for indoor 3G mobile communications systems offering packetbased services. One such service in which the channel access mechanism will have a significant impact is voice over internet protocol
(VOIP).
ELECTRONICS LETTERS
20th July2000
Vol. 36
No. 15
1307
At present most indoor coverage is provided by illumination
from external macrocellular base stations. However, as the
number of subscribers continues to grow this approach may not
meet the required capacity since active users of all buildings
within the beamwidth of the BS antenna must share the limited
channels on the basestation. A solution to this problem is the
deployment of low power indoor picocellular basestations, to
provide local coverage.
Operators have begun installation of GSM indoor base stations, and the DECT cordless technology has been established in
Europe for many years. It is widely expected that cellular and
cordless systems will merge in future wireless communications systems and that indoor base stations will be required to support a
wider range of services than their exterior counterparts. The channel access policies employed in such systems must be able to
accommodate the requirements of the services which they support.
lead
frame
talksDurt
interior of a building was simulated, comprising a number of
rooms separated by internal walls. The Motley indoor propagation model [4 - 61 was used to determine the signal power of the
various mobiles at the basestation. The mobiles were u r i f o d y
distributed around the building, changing position periodically.
A collision occurs if two or more mobiles attempt to transmit on
the same channel. In this event, one or more packets may be lost,
depending on whether one mobile was able to capture the channel.
To enable proper comparison between the two techniques, the
GSM speech frame length (20ms) and frame structure (8 :< 5771.1s)
was common to both techniques. Call traffic was generated via a
Poisson process (for equivalent circuit-switched traffic loads in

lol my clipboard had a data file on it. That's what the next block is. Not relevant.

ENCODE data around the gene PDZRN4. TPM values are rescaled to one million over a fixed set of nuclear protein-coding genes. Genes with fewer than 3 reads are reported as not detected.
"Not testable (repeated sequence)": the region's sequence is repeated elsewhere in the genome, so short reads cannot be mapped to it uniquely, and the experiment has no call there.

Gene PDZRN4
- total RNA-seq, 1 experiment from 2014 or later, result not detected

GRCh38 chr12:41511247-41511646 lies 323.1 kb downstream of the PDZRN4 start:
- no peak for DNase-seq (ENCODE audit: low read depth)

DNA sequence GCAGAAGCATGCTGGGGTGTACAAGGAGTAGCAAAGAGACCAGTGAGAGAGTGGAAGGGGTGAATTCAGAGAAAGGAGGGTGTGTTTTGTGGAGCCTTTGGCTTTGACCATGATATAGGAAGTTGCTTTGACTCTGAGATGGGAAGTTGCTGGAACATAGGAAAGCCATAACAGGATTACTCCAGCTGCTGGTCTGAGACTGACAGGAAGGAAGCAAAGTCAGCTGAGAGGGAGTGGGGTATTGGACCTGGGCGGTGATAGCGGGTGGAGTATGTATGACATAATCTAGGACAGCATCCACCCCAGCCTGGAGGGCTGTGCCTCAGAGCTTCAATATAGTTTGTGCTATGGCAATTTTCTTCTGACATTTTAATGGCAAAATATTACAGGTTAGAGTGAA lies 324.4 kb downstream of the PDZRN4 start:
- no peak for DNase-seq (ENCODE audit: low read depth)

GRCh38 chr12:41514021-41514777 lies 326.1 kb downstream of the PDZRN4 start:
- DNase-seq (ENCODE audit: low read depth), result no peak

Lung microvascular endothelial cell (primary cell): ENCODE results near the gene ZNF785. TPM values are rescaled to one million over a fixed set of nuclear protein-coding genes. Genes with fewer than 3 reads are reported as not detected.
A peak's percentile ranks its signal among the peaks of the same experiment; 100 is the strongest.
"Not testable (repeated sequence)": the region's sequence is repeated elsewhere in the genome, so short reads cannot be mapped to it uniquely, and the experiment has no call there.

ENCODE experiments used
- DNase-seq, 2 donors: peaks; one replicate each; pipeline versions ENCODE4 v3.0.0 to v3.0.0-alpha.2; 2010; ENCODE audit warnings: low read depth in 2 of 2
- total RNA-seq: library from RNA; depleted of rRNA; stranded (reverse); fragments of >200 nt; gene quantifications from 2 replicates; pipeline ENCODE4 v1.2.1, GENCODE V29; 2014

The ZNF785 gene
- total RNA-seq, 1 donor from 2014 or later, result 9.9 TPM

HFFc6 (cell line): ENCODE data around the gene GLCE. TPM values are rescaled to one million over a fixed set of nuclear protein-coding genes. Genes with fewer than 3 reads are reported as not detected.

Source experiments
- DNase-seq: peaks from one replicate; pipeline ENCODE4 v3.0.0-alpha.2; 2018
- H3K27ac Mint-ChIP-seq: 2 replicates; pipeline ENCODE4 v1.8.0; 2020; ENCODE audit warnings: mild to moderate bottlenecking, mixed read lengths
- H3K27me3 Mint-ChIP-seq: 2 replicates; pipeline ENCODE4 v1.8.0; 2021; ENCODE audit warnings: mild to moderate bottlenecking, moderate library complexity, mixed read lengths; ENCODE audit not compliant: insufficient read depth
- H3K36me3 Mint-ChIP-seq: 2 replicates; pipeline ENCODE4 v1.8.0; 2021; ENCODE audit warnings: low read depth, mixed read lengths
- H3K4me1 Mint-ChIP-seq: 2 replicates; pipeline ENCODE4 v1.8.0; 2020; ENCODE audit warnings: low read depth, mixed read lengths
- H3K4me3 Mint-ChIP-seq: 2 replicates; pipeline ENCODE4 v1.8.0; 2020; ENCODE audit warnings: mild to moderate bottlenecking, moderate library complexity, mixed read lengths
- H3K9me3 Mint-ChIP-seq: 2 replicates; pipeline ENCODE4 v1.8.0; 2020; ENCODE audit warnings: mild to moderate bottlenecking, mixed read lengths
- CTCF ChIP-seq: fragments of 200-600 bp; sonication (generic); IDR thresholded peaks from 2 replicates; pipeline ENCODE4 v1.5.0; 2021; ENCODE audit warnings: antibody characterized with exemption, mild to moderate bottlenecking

erlangs). Throughout the duration of a call, voice activity is modelled by on-off periods of talkspurts and silences. During a talkspurt, speech frames are produced with a constant arrival rate.
Each speech frame is decomposed into speech packets and interleaved over a number of slots. The speech frame is inlerleaved
over four slots as used in the GPRS system. In the evaluation of
packet-speech systems two packet level metrics are commonly used;
95th percentile values for overall packet loss probabdity and
packet loss probability at the beginning of talkspurts (packets
lost from the first speech frame of a talkspurt constitute packet
losses at the start of the talkspurt), shown in Fig. 1. The metric
values were extracted from the CDFs of various runs, averaged,
and 95% confidence limits produced.
5r
packet
Fig.
Packet decomposition
4.5 -
4.08
(0
3.5 -
3.0-
0
._
,X 2.5 .-
n
20
2.0-
'
1.5-
5
0
1.0-
0.5 -
0;
10
15
20
traffic, erlangs
I
d
25
30
@iz
Fig. 3 Packet loss middle/end talkspurt
I
I
I
5
10
15
traffic, erlangs
I
20
25
30
-0- ISMA
-+--
DCS
(946/21
Fig. 2 Overall packet loss
-0- ISMA
-+--
DCS
Access policies: The DECT system operates a DCS (dynamic
channel selection) scheme whereby mobiles monitor the channelset and transmit on a channel that they perceive to be unoccupied
(based on measurements of interference). The channel selection is
based on a least interfered channel (LIC) algorithm which is
designed to avoid the simultaneous use of a particular channel by
more than one mobile. The operation of the LIC algorithm is satisfactory in a circuit-switched environment; however this Letter
indicates that performance may not be satisfactory when supporting packet voice transmission.
Inhibit sense multiple access (ISMA) has shown promise in the
indoor environment due to its ability to resolve the hidden terminal problem which occurs when mobile-controlled schemes erroneously perceive that a channel is unoccupied. In contrast to
mobile controlled schemes, the basestation informs each mobile
which channels are vacant, hence reducing the potential of collision. A number of studies [l - 31 have shown ISMA to provide
high throughput values. However, its ability to carry voice traffic
has not been fully examined.
Approach: Simulations have been conducted to compare the performance of the DCS and the ISMA schemes for voice traffic. The
1308
traffic, erlangs
Biz
Fig. 4 Packet loss start talkspurt
-0- ISMA
-+--
DCS
Results: Fig. 2 shows the average overall packet loss metric. It
indicates similar performance of the two schemes, with B M A providing superior performance below 20 erlangs, and DCS providing superior performance above this value.
ELECTRONICS LETTERS
20th July2000
Vol. 36
No. 15
When the packets are decomposed into separate groups (packets at start of talkspurts and packets elsewhere), a clearer picture of